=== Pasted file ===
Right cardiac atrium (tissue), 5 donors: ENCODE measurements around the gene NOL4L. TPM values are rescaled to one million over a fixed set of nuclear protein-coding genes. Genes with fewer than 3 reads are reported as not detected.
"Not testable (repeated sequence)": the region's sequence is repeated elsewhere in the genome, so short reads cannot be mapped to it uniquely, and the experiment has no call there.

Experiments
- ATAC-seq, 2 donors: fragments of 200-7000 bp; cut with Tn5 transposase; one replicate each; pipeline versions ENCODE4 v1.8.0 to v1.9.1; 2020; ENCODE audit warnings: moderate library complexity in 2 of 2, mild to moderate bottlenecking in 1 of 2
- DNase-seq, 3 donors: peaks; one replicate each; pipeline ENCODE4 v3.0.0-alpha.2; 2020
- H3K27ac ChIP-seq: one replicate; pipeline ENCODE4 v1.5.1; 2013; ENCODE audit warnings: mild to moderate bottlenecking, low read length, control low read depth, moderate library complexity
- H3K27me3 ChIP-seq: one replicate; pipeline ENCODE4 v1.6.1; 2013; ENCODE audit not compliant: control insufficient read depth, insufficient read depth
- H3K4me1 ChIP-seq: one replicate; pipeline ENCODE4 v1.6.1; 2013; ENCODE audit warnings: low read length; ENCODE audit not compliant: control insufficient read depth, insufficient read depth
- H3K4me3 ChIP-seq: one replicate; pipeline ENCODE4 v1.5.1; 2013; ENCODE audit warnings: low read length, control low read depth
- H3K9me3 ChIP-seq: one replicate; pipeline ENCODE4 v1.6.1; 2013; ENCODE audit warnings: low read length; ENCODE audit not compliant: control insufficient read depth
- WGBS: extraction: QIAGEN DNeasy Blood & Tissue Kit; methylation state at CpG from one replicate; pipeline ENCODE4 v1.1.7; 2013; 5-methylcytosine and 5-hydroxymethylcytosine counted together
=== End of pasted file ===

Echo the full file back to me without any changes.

Right cardiac atrium (tissue), 5 donors: ENCODE measurements around the gene NOL4L. TPM values are rescaled to one million over a fixed set of nuclear protein-coding genes. Genes with fewer than 3 reads are reported as not detected.
"Not testable (repeated sequence)": the region's sequence is repeated elsewhere in the genome, so short reads cannot be mapped to it uniquely, and the experiment has no call there.

Experiments
- ATAC-seq, 2 donors: fragments of 200-7000 bp; cut with Tn5 transposase; one replicate each; pipeline versions ENCODE4 v1.8.0 to v1.9.1; 2020; ENCODE audit warnings: moderate library complexity in 2 of 2, mild to moderate bottlenecking in 1 of 2
- DNase-seq, 3 donors: peaks; one replicate each; pipeline ENCODE4 v3.0.0-alpha.2; 2020
- H3K27ac ChIP-seq: one replicate; pipeline ENCODE4 v1.5.1; 2013; ENCODE audit warnings: mild to moderate bottlenecking, low read length, control low read depth, moderate library complexity
- H3K27me3 ChIP-seq: one replicate; pipeline ENCODE4 v1.6.1; 2013; ENCODE audit not compliant: control insufficient read depth, insufficient read depth
- H3K4me1 ChIP-seq: one replicate; pipeline ENCODE4 v1.6.1; 2013; ENCODE audit warnings: low read length; ENCODE audit not compliant: control insufficient read depth, insufficient read depth
- H3K4me3 ChIP-seq: one replicate; pipeline ENCODE4 v1.5.1; 2013; ENCODE audit warnings: low read length, control low read depth
- H3K9me3 ChIP-seq: one replicate; pipeline ENCODE4 v1.6.1; 2013; ENCODE audit warnings: low read length; ENCODE audit not compliant: control insufficient read depth
- WGBS: extraction: QIAGEN DNeasy Blood & Tissue Kit; methylation state at CpG from one replicate; pipeline ENCODE4 v1.1.7; 2013; 5-methylcytosine and 5-hydroxymethylcytosine counted together